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Pass it Back Cup: Belfast
Aug 22, 2017

Girls from ‘ChildFund Pass It Back’ joined members of Peace Players Northern Ireland and local community groups for a memorable day of rugby, fun and cultural exchange at Belfast Harlequins RFC

Girls from ChildFund Pass it Back present Belfast Lord Mayor Nuala McAllister with a jersey and card, accompanied by ChildFund Ireland CEO Michael Kiely.  Photo: Brian Mac Neill 

Belfast, August 21st 2017: Brian Mac Neill

On the eve of the first semi-final of the Women’s Rugby World Cup 2017, participants from the ChildFund Pass it Back (CPIB) program traveled all the way from South East Asia to take part in games of tag rugby with local girls, and members of Peace Players Northern Ireland. The matches represented just one element in a day of  sport, laughter and learning designed to bring communities from different parts of the world together, and to demonstrate why sport is such a powerful, universal tool for breaking down barriers.

The young women from ChildFund Pass it Back traveled from rural communities in Laos, Vietnam and the Philippines to take part in the event, organised as part of of festivities around the Women’s Rugby World Cup, and to support World Rugby’s legacy programme, ‘IMPACT Beyond‘.  The event was attended by senior officials from the Irish Rugby Football Union, Michael Cunningham and IRFU Vice President Ian Mcilrath.  ChildFund Pass It Back is supported by World Rugby, Asia Rugby and Women win.   The Irish government supported the Belfast event as a demonstration of its commitment to international development work, and indeed the work of Irish Aid which supports many global development initiatives right across the planet, including  programme’s run by ChildFund Ireland in Ethiopia, Mozambique and Uganda.

The Lord Mayor of Belfast Nuala McAllister was on hand to lend her support for the event, giving graciously of her time to talk to girls from the programme and hear just what their visit to Belfast means to them.  For all of the participants, it was their first ever time on an airplane, much less in another land far from home!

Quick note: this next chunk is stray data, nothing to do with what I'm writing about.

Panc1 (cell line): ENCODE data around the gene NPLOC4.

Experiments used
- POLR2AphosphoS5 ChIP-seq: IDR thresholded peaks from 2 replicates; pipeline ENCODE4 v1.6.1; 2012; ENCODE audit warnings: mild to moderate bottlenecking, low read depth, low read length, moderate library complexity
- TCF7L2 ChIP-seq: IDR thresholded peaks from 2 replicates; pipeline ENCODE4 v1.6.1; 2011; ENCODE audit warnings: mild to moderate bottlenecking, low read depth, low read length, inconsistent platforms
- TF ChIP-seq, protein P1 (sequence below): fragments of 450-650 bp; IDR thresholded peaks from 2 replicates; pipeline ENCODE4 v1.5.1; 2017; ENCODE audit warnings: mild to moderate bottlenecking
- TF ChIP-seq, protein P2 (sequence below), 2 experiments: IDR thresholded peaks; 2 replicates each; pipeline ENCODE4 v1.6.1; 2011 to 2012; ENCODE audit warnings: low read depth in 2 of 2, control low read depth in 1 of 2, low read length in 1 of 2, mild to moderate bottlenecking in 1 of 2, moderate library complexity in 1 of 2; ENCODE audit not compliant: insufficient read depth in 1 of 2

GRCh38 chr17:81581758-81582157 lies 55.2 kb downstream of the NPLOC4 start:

ChildFund Ireland CEO Michael Kiely poses with players from the ChildFund Pass It Back Cup. Photo: Brian Mac Neill

After demonstrating their rugby skills in a series of tag-matches with local girls and a break for lunch, the participants began the second phase of the day, and for local girls taking part this meant their first exposure to the integrated life-skills component of Pass It Back which uses rugby exercises to explore emotions and thoughts, exploring issues of power and agency such as bullying.  The sessions encourage participants to reflect on their real life experiences, and underscores the value of team work and being assertive in combating these problematic issues.   Later, in sessions off the pitch, the girls engaged in lively, facilitated conversations to exchange knowledge and share experiences acquired from their own lived experience, within their respective communities.  The innovative life-skills curriculum of CPIB was developed by ChildFund Australia, utilising the considerable expertise of Women Win – https://womenwin.org/

Travelling players from CPIB dance and sing with local participants at Belfast Harlequin’s RFC:           Photo: Brian Mac Neill

The sheer energy and enthusiasm from all the participants on the day was clear to see.   As an exercise in bringing communities together to learn about each others live’s through shared experiences, and understanding the importance of unity in combating exclusion and disadvantage, it made a powerful case for the universality of sports and indeed, why sport-for-development initiatives such as CPIB are such fantastic vehicles for breaking down social barriers.

ChildFund Ireland

About ChildFund Pass It Back:  

ChildFund Pass it back is a sport for development initiative that has been ruining in disadvantaged rural communities in Asia for five years.  The programme introduces rugby to these communities, often for the first time. It encourages children to uptake the sport and to see the value of the game, as not just a fun, healthy, collegiate activity but also as a vehicle to develop important life skills that can assist the in their pathway to adulthood.   One of the main goals of the programme is to encourage children to learn about leadership and to be assertive in their own communities as active role models for other children.  This is of particular importance to girls and young women in the developing world, often marginalised, discriminated against, or victims of gender based violence and abuse.   The programme represents a positive, life-arming vehicle for promoting children and respect for the rights of children in the community, while encouraging a passion for the great game of rugby. 

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